Marking Time highlights one of the more than 2,500 markers that have been installed throughout the state since 1914 as part of the Pennsylvania Historical Marker Program, operated by PHMC's State Historic Preservation Office.

Most Americans have enjoyed an ice cream sundae known specifically as the banana split sometime during their lives. A genuine banana split includes one scoop each of vanilla, chocolate and strawberry ice cream topped with chocolate sauce, maraschino cherries, chopped nuts and whipped cream resting between two banana halves sliced lengthwise. There are some variations in the toppings, however, as some use marshmallow cream and strawberry or pineapple sauces. The way the banana is sliced is critical, though, because the same frozen treat with a banana sliced crosswise into discs about the size of a quarter is the lesser-known banana royal.

The first documented creation of this culinary sensation has been verified as 1904 in Latrobe, Westmoreland County. David Evans “Doc” Strickler first created the concoction and served it at the soda fountain counter at the Tassell Pharmacy where he apprenticed as a pharmacist. Bananas had only become widely available in the U.S. within the previous few decades. Strickler had a reputation for being a tinkerer and decided to capitalize on the banana’s novelty by creating the banana split. It was especially popular with students attending nearby St. Vincent College, the first Benedictine college established in the U.S., in 1846. Students helped spread the popularity of the banana split when they returned to their homes and described the delicious specialty to friends and family. Although not documented, Strickler is also credited with custom designing a boat-shaped glass dish to perfectly accommodate the ubiquitous dessert. The Westmoreland Specialty Company (renamed the Westmoreland Glass Company in 1924) in Grapeville reputedly manufactured the dish for Strickler. The company produced it for decades.

“Doc” Strickler graduated from the University of Pittsburgh and became a pharmacist and optometrist. He eventually purchased the pharmacy, changed the name to Strickler’s Drug Store and operated it for many years. In 1959 Strickler applied to appear on the television series I’ve Got a Secret, at the time hosted by radio and television personality Garry Moore. In an extant original letter, Strickler wrote he “made the first banana split.” He also indicated the original price was 10 cents and mentioned the narrow glass dish especially made to serve the dessert.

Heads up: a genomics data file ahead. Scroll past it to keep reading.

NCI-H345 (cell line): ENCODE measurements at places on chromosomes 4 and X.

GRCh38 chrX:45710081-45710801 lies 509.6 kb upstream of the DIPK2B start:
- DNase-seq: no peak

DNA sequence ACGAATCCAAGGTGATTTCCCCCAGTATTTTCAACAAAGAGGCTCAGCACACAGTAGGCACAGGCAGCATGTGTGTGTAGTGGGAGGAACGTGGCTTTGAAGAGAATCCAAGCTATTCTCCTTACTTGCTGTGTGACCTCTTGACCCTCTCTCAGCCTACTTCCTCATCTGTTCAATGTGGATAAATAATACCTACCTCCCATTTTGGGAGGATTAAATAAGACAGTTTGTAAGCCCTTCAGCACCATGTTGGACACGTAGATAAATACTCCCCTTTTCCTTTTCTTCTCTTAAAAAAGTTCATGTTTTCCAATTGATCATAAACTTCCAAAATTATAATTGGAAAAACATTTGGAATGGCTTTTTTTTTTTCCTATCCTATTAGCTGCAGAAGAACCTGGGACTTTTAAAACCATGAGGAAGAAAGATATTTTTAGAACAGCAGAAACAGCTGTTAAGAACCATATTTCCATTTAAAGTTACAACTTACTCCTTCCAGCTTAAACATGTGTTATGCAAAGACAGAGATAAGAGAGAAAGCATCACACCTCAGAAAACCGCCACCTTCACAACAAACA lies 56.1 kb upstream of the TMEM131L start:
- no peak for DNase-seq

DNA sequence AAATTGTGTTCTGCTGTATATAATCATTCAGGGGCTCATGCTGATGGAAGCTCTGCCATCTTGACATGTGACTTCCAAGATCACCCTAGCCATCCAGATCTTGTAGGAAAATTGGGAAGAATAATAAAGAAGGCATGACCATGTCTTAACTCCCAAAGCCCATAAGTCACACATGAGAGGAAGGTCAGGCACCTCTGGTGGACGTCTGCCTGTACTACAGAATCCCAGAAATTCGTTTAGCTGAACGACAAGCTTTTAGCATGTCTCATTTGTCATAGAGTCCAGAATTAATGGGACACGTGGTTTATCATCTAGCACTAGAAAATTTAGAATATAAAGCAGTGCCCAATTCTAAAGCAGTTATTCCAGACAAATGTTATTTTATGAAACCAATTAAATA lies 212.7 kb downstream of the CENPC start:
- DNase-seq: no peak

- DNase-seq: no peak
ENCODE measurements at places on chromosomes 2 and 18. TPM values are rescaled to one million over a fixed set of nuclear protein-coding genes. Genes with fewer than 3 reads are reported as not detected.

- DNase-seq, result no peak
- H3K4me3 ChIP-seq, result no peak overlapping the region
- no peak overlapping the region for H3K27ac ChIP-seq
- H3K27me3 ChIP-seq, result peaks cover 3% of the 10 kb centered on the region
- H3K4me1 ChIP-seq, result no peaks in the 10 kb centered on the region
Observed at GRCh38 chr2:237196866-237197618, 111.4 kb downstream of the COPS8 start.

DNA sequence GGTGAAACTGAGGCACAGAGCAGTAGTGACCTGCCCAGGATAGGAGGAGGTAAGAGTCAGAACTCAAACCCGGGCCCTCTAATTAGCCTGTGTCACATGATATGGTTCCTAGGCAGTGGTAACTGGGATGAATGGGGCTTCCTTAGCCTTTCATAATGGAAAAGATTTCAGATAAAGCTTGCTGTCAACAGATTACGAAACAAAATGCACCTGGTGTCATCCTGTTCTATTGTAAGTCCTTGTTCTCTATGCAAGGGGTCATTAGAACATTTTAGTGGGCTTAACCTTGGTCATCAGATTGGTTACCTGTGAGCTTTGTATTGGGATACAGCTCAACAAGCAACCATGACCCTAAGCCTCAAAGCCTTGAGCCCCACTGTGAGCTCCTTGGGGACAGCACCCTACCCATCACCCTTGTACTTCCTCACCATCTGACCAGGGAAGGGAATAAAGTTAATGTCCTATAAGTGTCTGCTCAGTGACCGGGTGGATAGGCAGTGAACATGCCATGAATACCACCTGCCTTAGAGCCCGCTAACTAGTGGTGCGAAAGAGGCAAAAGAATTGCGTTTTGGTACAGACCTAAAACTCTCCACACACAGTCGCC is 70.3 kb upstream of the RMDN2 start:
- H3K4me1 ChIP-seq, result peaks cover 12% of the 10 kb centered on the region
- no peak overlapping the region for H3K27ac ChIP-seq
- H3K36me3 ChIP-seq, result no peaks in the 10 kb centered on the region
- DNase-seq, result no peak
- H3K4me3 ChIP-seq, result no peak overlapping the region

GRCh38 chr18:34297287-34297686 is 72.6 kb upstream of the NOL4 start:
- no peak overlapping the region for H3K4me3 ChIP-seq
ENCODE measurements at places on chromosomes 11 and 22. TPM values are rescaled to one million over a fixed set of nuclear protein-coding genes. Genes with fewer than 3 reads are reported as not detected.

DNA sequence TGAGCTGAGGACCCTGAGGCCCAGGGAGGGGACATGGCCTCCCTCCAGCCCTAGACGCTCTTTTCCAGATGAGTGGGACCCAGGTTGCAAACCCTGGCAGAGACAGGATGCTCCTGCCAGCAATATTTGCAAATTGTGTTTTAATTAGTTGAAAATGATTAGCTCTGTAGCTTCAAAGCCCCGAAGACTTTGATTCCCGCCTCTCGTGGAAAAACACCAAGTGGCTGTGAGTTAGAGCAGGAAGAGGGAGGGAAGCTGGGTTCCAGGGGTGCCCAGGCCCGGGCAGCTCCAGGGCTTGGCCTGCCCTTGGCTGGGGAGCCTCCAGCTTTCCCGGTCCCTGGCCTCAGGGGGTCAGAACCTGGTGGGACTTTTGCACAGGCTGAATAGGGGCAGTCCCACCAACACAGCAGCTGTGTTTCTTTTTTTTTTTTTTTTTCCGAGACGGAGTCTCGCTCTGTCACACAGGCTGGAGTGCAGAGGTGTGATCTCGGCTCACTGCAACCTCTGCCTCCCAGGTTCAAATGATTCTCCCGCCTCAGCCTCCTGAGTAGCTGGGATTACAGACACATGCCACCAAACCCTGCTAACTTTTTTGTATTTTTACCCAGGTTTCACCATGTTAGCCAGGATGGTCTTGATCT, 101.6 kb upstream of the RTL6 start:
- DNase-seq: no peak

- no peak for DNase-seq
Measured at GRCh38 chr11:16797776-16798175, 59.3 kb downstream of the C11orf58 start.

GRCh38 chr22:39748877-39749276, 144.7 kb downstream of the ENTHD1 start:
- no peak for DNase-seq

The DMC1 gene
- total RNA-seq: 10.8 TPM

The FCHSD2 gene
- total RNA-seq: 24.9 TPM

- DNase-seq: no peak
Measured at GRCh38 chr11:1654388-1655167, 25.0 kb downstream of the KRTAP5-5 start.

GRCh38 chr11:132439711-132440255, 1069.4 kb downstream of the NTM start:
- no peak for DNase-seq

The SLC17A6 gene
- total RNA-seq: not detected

Latrobe is not the only community that claims to be the birthplace of the banana split. The town of Wilmington, Ohio, holds an annual celebration for its invention. Wilmington claims E.R. Hazard concocted a banana split in 1907, three years after Strickler is documented to have invented his famous treat. Others claimed Stinson Thomas turned out the first banana split in 1905 at an ice cream convention in Boston. With the preponderance of evidence supporting Strickler’s claim, Boston conceded the honor to Latrobe. A claim was made for Columbus, Ohio, where soda fountain worker Letty Lally, employed by Foeller’s Drug Store, is reported to have developed a banana and ice cream dessert the same year as Strickler, but experts concluded she invented the banana royal, not a true banana split.

The National Ice Cream Retailers Association presented a certificate to the City of Latrobe in 2004 honoring it as the birthplace of the banana split on its centennial. Less than a decade later, in August 2013, a state historical marker installed by the Pennsylvania Historical and Museum Commission at the site of Strickler’s pharmacy was dedicated during a weekend-long celebration. The Dole Food Company Inc., one of the largest banana distributors in the country, helped sponsor the activity-filled event, which included an appearance by company mascot Bobby Banana.


The editor thanks Gabrielle K. Nastuck, director, and Lauren Condon, administrative assistant, of the Latrobe Art Center for their assistance in identifying and providing images for this installment of Marking Time.


Karen Galle joined the staff of the Pennsylvania Historical and Museum Commission (PHMC) in 1995. Following ten years as office manager of the agency’s former Commonwealth Conservation Center, in 2005 she began coordinating the State Historical Marker Program, assigned to PHMC’s Bureau for Historic Preservation.